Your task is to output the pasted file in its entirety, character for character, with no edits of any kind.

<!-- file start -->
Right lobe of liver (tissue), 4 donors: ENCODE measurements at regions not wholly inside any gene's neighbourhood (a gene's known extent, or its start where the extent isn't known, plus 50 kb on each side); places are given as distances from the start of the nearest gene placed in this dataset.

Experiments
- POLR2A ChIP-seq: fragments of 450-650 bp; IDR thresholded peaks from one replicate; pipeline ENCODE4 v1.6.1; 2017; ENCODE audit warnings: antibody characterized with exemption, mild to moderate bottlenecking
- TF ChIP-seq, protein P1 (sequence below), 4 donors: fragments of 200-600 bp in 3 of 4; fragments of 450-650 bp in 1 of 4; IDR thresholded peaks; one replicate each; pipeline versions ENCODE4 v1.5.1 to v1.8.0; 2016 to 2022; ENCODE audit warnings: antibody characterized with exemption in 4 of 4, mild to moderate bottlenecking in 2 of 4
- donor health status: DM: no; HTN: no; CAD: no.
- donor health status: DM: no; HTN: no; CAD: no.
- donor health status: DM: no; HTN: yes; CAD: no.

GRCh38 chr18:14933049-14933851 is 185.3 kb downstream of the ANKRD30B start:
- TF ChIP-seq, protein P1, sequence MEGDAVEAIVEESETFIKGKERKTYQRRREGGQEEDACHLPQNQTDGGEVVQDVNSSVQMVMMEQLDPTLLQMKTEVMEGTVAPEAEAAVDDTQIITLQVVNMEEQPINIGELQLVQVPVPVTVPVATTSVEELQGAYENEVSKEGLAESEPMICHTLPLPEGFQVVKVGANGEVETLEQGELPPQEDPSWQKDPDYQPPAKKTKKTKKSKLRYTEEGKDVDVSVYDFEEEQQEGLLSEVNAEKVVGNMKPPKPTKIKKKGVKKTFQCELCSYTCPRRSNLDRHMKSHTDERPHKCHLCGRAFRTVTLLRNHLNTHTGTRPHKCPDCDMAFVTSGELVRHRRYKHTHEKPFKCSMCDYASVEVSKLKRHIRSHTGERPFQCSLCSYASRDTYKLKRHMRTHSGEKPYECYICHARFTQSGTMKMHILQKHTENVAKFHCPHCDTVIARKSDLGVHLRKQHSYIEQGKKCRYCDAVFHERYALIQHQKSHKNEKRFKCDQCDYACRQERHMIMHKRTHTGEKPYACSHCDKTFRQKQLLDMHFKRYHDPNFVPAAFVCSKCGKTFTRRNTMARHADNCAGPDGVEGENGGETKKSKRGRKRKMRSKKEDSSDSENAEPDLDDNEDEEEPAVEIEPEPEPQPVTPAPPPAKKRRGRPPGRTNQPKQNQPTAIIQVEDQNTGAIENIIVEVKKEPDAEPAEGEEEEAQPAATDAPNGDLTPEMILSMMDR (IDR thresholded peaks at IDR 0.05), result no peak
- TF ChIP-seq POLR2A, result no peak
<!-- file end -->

Right lobe of liver (tissue), 4 donors: ENCODE measurements at regions not wholly inside any gene's neighbourhood (a gene's known extent, or its start where the extent isn't known, plus 50 kb on each side); places are given as distances from the start of the nearest gene placed in this dataset.

Experiments
- POLR2A ChIP-seq: fragments of 450-650 bp; IDR thresholded peaks from one replicate; pipeline ENCODE4 v1.6.1; 2017; ENCODE audit warnings: antibody characterized with exemption, mild to moderate bottlenecking
- TF ChIP-seq, protein P1 (sequence below), 4 donors: fragments of 200-600 bp in 3 of 4; fragments of 450-650 bp in 1 of 4; IDR thresholded peaks; one replicate each; pipeline versions ENCODE4 v1.5.1 to v1.8.0; 2016 to 2022; ENCODE audit warnings: antibody characterized with exemption in 4 of 4, mild to moderate bottlenecking in 2 of 4
- donor health status: DM: no; HTN: no; CAD: no.
- donor health status: DM: no; HTN: no; CAD: no.
- donor health status: DM: no; HTN: yes; CAD: no.

GRCh38 chr18:14933049-14933851 is 185.3 kb downstream of the ANKRD30B start:
- TF ChIP-seq, protein P1, sequence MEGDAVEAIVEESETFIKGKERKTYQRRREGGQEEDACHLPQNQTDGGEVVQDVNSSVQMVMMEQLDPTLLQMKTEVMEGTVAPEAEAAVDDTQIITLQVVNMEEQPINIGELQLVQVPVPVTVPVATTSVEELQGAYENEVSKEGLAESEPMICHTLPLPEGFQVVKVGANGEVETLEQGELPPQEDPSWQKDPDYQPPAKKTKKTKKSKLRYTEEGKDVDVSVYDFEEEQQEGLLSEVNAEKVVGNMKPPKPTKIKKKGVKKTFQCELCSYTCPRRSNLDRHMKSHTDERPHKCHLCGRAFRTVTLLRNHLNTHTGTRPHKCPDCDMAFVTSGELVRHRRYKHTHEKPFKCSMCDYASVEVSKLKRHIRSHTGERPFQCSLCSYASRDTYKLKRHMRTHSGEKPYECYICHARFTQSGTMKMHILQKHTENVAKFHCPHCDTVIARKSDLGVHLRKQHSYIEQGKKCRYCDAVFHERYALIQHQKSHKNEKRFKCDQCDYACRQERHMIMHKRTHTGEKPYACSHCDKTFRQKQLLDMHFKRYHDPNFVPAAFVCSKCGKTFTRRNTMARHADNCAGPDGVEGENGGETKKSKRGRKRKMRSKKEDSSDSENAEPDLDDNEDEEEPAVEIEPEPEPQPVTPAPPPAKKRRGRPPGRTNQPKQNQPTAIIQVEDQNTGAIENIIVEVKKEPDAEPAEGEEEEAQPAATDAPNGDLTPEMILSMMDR (IDR thresholded peaks at IDR 0.05), result no peak
- TF ChIP-seq POLR2A, result no peak